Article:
During those same years, it seemed as if he had been in suspended animation, his fierce dreams in abeyance. I found years’ worth of his tax forms with the income line pencilled in at zero. He had renovated the upstairs into a darkroom for his photographs but hadn’t used it in seven years. Bottles of toxic developing chemicals had broken, their contents dried into thick dust on the floor. He had ripped up the tiles on the main floor and meticulously crafted wide-plank hardwood strips in his woodworking shop to replace them, but had never gotten around to laying them down.
But in the kitchen, brand-new Mason jars filled with the freshest, best quality spices and a freezer full of meat, as if, in his last six weeks, he had suddenly sprung back to life.
Today, as I finish writing this piece, the kids and my husband are at Brian’s place, disposing of his stuff at an auction.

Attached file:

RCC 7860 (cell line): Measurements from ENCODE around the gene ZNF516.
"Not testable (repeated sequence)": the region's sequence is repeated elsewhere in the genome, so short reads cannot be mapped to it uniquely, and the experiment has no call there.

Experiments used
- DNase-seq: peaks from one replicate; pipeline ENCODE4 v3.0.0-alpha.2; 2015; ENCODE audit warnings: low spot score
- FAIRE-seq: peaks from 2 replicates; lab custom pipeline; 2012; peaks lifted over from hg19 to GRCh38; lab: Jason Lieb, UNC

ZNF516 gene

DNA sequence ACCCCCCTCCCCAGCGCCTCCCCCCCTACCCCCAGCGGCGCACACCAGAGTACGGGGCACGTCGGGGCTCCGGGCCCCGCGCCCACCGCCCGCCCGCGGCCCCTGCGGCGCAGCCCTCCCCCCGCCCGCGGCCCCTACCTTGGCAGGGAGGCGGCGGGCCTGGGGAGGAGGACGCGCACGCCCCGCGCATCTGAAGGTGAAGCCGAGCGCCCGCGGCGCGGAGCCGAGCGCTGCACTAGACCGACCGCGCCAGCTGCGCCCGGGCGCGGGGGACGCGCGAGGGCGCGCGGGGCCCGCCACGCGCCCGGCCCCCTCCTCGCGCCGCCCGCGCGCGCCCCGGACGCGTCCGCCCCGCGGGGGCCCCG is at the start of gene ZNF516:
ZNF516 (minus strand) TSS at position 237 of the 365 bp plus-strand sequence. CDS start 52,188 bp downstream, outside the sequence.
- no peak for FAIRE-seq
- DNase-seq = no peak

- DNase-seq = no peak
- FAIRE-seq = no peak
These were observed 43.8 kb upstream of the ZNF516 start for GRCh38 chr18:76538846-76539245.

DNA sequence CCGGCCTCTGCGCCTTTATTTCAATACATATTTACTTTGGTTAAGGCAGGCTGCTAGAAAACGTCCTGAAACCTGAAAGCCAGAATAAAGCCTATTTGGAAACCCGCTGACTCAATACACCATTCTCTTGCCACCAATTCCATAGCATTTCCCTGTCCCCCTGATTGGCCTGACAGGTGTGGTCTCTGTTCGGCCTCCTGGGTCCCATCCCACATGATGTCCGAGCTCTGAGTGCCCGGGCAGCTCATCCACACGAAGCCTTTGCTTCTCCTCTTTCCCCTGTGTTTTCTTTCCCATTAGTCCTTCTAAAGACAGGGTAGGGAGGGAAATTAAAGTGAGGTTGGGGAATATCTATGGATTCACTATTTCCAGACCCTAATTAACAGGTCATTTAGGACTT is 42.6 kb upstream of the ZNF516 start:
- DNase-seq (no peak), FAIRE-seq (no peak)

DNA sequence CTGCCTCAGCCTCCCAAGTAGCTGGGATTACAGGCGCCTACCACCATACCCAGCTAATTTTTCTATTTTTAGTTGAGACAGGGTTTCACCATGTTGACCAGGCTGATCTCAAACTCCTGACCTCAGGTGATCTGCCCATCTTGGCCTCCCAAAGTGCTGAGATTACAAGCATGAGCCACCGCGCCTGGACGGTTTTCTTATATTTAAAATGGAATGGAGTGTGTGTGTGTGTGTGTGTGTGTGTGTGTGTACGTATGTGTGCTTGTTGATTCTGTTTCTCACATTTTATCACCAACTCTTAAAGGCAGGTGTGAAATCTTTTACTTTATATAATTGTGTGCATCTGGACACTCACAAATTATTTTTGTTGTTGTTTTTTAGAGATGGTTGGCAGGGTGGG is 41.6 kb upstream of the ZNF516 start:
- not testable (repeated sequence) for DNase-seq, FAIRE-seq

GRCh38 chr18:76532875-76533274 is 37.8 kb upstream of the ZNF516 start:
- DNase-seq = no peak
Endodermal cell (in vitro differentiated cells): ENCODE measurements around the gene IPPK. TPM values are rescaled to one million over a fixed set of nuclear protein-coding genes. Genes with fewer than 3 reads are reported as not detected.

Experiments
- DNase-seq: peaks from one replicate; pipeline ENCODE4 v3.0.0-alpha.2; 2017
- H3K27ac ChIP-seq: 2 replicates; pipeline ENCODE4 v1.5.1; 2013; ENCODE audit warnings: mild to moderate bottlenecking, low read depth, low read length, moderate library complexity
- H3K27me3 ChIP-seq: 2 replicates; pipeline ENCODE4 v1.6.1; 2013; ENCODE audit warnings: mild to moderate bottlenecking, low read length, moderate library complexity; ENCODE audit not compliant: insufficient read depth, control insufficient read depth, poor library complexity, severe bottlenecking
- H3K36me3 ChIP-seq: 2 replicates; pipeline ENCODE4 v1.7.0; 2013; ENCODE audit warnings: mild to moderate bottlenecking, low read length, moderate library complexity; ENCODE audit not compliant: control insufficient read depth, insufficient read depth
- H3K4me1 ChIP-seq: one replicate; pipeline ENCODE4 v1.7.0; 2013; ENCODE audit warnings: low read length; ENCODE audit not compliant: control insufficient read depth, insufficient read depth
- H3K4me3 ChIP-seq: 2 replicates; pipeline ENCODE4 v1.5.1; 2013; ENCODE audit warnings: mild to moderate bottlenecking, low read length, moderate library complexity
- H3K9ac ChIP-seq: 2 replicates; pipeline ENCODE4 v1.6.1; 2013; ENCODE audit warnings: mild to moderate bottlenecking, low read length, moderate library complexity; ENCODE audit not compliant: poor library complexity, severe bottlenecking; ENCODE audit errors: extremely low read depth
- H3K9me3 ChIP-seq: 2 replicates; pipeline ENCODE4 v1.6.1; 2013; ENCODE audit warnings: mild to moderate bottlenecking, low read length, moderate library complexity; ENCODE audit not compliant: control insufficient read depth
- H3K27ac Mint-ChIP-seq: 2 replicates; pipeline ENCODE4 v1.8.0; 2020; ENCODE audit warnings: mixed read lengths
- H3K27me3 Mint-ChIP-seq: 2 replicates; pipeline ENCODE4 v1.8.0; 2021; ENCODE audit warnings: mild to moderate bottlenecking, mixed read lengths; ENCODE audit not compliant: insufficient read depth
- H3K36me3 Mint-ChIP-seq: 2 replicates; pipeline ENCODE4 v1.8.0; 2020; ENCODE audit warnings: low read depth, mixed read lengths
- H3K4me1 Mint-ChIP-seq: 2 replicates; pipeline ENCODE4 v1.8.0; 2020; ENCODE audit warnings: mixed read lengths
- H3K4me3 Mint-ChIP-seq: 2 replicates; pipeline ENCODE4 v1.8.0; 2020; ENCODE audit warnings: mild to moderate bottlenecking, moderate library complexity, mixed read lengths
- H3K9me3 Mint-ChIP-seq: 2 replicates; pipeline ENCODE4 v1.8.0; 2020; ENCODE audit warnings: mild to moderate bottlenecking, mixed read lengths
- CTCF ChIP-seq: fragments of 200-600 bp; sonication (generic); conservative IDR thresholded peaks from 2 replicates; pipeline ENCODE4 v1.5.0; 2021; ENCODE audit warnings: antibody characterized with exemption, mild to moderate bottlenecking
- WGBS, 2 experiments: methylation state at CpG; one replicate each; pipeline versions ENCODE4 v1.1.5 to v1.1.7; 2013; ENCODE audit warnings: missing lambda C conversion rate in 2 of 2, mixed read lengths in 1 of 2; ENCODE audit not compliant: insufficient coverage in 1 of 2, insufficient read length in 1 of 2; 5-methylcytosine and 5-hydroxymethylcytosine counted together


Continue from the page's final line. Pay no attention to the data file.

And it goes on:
He’s been dead for 10 weeks. All of his possessions — many of them the ancient trappings of our life together — are being spread around to new families. Creating new memories, I guess. He never used the chainsaw, too weak to bring it to life.
I have his diaries, mainly written during his stays in rehab or during our agonizing divorce. They tell me that at times, at least, he surfaced. At times, he wanted to live. They also tell me, as my new husband has so often, that of the billions of people on the planet, I was the last who could have helped Brian. Right now, shakily rereading his words, I believe that.
The kids have kept his photographs, those rare glimpses into his soul, and little else. But I think that, unlike me, they have not lost Brian. They have the grace he found at the end of his life, the clear-eyed love he was finally able to show them, the joy he took in finding his way home at last.
Alanna Mitchell is a journalist and author in Toronto.